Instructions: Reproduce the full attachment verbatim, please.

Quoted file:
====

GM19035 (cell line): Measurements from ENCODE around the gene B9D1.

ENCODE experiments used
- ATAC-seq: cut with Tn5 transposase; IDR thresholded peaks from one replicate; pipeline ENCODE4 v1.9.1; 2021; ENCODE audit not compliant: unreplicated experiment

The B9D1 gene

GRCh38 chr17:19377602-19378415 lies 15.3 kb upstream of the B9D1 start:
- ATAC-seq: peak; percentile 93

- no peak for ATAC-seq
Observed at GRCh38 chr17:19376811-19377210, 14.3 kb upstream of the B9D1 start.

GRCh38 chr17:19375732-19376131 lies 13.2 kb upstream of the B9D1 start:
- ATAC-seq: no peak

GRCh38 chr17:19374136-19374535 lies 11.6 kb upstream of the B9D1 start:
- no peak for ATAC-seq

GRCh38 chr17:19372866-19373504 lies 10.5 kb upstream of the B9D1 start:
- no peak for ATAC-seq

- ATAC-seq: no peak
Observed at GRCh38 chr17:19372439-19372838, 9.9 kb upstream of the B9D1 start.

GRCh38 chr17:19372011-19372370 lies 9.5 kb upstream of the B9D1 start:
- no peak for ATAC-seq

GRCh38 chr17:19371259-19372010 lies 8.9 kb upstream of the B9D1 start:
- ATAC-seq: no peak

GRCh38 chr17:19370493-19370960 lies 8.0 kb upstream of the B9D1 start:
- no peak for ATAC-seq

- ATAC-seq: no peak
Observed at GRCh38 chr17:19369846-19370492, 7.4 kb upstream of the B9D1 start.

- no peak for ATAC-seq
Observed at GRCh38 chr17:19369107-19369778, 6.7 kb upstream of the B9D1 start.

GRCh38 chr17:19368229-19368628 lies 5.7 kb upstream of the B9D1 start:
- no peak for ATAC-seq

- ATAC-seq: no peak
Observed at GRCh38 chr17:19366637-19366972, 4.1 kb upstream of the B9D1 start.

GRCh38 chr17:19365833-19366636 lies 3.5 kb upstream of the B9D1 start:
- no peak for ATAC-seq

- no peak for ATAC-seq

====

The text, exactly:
GM19035 (cell line): Measurements from ENCODE around the gene B9D1.

ENCODE experiments used
- ATAC-seq: cut with Tn5 transposase; IDR thresholded peaks from one replicate; pipeline ENCODE4 v1.9.1; 2021; ENCODE audit not compliant: unreplicated experiment

The B9D1 gene

GRCh38 chr17:19377602-19378415 lies 15.3 kb upstream of the B9D1 start:
- ATAC-seq: peak; percentile 93

- no peak for ATAC-seq
Observed at GRCh38 chr17:19376811-19377210, 14.3 kb upstream of the B9D1 start.

GRCh38 chr17:19375732-19376131 lies 13.2 kb upstream of the B9D1 start:
- ATAC-seq: no peak

GRCh38 chr17:19374136-19374535 lies 11.6 kb upstream of the B9D1 start:
- no peak for ATAC-seq

GRCh38 chr17:19372866-19373504 lies 10.5 kb upstream of the B9D1 start:
- no peak for ATAC-seq

- ATAC-seq: no peak
Observed at GRCh38 chr17:19372439-19372838, 9.9 kb upstream of the B9D1 start.

GRCh38 chr17:19372011-19372370 lies 9.5 kb upstream of the B9D1 start:
- no peak for ATAC-seq

GRCh38 chr17:19371259-19372010 lies 8.9 kb upstream of the B9D1 start:
- ATAC-seq: no peak

GRCh38 chr17:19370493-19370960 lies 8.0 kb upstream of the B9D1 start:
- no peak for ATAC-seq

- ATAC-seq: no peak
Observed at GRCh38 chr17:19369846-19370492, 7.4 kb upstream of the B9D1 start.

- no peak for ATAC-seq
Observed at GRCh38 chr17:19369107-19369778, 6.7 kb upstream of the B9D1 start.

GRCh38 chr17:19368229-19368628 lies 5.7 kb upstream of the B9D1 start:
- no peak for ATAC-seq

- ATAC-seq: no peak
Observed at GRCh38 chr17:19366637-19366972, 4.1 kb upstream of the B9D1 start.

GRCh38 chr17:19365833-19366636 lies 3.5 kb upstream of the B9D1 start:
- no peak for ATAC-seq

- no peak for ATAC-seq